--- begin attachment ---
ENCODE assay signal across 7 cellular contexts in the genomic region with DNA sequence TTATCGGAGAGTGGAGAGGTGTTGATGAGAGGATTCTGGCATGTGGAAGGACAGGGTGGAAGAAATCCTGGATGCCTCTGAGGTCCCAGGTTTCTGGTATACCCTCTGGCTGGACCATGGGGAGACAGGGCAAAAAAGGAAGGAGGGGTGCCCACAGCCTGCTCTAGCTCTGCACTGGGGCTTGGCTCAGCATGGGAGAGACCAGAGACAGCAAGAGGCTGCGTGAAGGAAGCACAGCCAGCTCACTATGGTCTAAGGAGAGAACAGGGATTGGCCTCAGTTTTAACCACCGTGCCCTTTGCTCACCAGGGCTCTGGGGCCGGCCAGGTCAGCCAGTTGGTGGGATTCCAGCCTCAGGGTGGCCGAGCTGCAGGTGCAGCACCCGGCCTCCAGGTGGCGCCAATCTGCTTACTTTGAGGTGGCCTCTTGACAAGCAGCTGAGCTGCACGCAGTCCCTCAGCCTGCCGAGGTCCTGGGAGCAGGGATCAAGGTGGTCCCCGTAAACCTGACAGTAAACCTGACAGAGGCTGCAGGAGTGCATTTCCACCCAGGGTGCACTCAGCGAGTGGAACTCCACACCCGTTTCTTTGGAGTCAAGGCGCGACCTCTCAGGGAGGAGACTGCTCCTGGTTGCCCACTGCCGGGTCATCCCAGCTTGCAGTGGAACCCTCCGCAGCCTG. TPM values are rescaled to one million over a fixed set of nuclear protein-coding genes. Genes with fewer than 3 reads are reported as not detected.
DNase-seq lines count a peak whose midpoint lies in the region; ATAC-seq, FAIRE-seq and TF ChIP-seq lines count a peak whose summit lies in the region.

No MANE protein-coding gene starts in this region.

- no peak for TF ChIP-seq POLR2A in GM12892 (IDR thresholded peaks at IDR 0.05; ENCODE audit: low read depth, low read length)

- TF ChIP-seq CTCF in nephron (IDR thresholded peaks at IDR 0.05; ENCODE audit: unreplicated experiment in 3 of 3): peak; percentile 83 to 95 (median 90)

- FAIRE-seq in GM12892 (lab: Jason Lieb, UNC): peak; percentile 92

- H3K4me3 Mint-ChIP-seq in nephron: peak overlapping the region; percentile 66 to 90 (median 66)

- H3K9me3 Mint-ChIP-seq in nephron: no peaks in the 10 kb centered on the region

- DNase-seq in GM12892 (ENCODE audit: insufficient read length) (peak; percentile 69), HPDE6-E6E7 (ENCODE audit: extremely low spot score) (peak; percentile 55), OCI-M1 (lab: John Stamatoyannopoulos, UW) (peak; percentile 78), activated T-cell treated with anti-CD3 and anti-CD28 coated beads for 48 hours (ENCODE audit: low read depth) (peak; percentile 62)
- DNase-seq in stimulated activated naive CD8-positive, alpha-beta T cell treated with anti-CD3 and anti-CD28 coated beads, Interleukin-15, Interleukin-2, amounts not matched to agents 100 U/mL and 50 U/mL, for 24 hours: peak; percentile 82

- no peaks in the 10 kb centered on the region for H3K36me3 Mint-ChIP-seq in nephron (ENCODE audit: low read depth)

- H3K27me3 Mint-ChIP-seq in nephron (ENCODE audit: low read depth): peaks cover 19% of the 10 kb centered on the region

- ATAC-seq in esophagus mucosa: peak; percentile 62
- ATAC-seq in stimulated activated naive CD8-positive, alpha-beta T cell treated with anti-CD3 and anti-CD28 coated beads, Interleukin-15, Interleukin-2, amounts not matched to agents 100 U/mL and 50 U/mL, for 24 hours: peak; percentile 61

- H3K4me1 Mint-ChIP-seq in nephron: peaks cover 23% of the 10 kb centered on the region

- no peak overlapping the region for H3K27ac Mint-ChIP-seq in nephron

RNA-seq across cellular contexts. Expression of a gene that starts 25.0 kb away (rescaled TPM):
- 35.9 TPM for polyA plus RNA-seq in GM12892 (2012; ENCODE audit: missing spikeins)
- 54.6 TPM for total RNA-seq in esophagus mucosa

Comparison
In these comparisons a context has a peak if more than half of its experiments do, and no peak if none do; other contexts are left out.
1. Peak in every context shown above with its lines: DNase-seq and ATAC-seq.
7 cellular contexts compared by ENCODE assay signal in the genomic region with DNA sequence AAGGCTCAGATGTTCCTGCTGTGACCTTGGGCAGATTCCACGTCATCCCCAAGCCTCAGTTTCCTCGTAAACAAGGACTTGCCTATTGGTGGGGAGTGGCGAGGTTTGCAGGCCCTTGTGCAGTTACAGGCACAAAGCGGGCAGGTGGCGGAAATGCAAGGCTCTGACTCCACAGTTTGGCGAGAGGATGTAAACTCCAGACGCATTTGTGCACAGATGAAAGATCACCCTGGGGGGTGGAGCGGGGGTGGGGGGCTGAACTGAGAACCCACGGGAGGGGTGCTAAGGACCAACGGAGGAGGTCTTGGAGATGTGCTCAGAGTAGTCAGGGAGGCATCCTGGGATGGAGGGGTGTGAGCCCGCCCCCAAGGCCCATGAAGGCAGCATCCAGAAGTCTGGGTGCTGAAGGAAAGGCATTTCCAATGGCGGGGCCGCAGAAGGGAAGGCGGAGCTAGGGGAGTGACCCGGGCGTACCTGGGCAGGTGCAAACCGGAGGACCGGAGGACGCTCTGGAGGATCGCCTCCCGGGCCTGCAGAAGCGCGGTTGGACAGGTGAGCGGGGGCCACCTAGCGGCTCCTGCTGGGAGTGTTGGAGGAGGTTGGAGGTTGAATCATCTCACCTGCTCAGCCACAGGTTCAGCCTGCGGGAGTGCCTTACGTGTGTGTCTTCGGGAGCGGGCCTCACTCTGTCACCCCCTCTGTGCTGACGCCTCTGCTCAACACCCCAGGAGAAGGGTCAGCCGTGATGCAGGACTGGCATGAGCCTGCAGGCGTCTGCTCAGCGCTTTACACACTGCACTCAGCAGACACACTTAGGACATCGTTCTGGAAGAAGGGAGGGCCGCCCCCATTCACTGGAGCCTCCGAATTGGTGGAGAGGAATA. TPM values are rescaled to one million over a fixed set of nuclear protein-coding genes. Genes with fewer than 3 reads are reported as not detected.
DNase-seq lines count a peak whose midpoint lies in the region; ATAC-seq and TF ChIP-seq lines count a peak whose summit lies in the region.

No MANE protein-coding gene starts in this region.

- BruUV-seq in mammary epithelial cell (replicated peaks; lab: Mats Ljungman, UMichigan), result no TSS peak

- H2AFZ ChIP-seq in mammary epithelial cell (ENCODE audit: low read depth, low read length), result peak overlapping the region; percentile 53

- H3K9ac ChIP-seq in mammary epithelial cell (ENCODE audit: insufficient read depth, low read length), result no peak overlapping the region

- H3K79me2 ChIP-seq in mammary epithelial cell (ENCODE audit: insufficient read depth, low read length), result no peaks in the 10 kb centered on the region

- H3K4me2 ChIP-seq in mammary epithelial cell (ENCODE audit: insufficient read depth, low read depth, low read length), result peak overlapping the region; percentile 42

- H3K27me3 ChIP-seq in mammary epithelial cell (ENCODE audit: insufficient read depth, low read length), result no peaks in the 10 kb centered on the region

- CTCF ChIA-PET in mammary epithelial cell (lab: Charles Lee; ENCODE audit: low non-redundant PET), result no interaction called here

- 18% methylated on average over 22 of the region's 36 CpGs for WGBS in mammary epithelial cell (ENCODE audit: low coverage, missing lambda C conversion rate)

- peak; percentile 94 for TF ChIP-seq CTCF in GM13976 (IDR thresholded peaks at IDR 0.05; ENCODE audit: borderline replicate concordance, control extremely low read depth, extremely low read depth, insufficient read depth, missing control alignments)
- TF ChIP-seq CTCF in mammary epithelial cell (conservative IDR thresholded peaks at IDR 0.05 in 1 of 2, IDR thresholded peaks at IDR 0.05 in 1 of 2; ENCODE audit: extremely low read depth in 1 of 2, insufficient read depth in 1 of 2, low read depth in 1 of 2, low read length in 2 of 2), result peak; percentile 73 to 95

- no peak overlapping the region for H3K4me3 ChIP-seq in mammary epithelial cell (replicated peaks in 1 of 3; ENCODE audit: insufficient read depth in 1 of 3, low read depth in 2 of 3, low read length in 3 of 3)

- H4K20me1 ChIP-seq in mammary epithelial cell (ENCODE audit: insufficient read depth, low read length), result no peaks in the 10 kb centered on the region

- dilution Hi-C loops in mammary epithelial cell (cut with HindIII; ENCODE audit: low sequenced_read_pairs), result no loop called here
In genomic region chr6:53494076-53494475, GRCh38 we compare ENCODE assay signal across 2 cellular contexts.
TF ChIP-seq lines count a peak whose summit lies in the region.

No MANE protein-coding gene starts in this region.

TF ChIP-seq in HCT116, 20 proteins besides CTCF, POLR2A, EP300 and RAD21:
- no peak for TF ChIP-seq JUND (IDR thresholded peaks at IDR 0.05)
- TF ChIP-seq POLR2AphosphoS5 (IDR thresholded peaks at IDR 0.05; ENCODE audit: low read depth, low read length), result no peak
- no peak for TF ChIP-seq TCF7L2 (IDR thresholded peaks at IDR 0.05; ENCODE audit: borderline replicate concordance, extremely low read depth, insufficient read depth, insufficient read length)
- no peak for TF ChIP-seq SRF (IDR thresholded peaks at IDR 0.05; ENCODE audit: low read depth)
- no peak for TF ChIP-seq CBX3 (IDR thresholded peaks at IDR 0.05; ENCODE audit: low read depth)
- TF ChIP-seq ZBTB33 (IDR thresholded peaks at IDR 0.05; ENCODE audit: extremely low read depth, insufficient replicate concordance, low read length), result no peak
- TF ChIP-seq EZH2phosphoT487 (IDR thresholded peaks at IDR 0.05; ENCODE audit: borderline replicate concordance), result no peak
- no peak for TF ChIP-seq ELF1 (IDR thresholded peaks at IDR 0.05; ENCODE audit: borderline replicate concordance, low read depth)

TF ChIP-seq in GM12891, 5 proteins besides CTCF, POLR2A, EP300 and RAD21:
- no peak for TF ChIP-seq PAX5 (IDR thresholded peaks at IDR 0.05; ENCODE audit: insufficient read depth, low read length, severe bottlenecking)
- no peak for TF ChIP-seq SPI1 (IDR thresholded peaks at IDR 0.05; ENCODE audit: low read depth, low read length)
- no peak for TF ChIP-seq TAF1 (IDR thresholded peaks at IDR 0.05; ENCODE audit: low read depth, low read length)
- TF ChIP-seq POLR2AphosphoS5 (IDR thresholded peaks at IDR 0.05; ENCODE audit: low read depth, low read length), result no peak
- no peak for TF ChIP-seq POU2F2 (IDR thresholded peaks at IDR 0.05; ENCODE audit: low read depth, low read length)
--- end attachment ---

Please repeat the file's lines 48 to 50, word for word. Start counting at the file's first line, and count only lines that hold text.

- TF ChIP-seq ZBTB33 (IDR thresholded peaks at IDR 0.05; ENCODE audit: extremely low read depth, insufficient replicate concordance, low read length), result no peak
- TF ChIP-seq EZH2phosphoT487 (IDR thresholded peaks at IDR 0.05; ENCODE audit: borderline replicate concordance), result no peak
- no peak for TF ChIP-seq ELF1 (IDR thresholded peaks at IDR 0.05; ENCODE audit: borderline replicate concordance, low read depth)